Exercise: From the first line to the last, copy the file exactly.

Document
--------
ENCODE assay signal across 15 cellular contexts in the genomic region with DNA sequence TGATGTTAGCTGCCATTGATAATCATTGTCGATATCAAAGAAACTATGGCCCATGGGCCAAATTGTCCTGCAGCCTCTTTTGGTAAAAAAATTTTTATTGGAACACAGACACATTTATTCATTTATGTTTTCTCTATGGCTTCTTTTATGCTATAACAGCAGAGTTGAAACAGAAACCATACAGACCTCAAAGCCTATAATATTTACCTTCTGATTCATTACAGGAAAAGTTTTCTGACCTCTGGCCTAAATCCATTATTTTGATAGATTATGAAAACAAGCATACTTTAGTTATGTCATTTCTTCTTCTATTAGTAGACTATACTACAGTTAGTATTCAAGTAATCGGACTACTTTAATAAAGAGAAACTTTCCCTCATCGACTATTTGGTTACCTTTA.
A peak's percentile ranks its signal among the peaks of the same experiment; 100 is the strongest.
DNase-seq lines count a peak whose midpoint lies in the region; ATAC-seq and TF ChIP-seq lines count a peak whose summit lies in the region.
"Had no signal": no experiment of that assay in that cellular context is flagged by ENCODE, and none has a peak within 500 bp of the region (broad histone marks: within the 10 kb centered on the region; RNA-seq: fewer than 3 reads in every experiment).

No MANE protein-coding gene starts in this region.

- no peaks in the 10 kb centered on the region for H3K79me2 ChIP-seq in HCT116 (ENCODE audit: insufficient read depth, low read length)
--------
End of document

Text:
ENCODE assay signal across 15 cellular contexts in the genomic region with DNA sequence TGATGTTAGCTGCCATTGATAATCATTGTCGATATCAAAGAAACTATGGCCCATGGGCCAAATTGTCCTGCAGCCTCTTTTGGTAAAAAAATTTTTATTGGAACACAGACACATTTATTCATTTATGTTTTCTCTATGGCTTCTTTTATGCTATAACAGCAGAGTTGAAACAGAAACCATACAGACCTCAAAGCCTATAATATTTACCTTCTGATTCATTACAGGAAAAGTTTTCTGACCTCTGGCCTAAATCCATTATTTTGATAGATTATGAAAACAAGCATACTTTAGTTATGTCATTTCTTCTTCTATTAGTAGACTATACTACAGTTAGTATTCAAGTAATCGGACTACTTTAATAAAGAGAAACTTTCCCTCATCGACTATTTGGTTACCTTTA.
A peak's percentile ranks its signal among the peaks of the same experiment; 100 is the strongest.
DNase-seq lines count a peak whose midpoint lies in the region; ATAC-seq and TF ChIP-seq lines count a peak whose summit lies in the region.
"Had no signal": no experiment of that assay in that cellular context is flagged by ENCODE, and none has a peak within 500 bp of the region (broad histone marks: within the 10 kb centered on the region; RNA-seq: fewer than 3 reads in every experiment).

No MANE protein-coding gene starts in this region.

- no peaks in the 10 kb centered on the region for H3K79me2 ChIP-seq in HCT116 (ENCODE audit: insufficient read depth, low read length)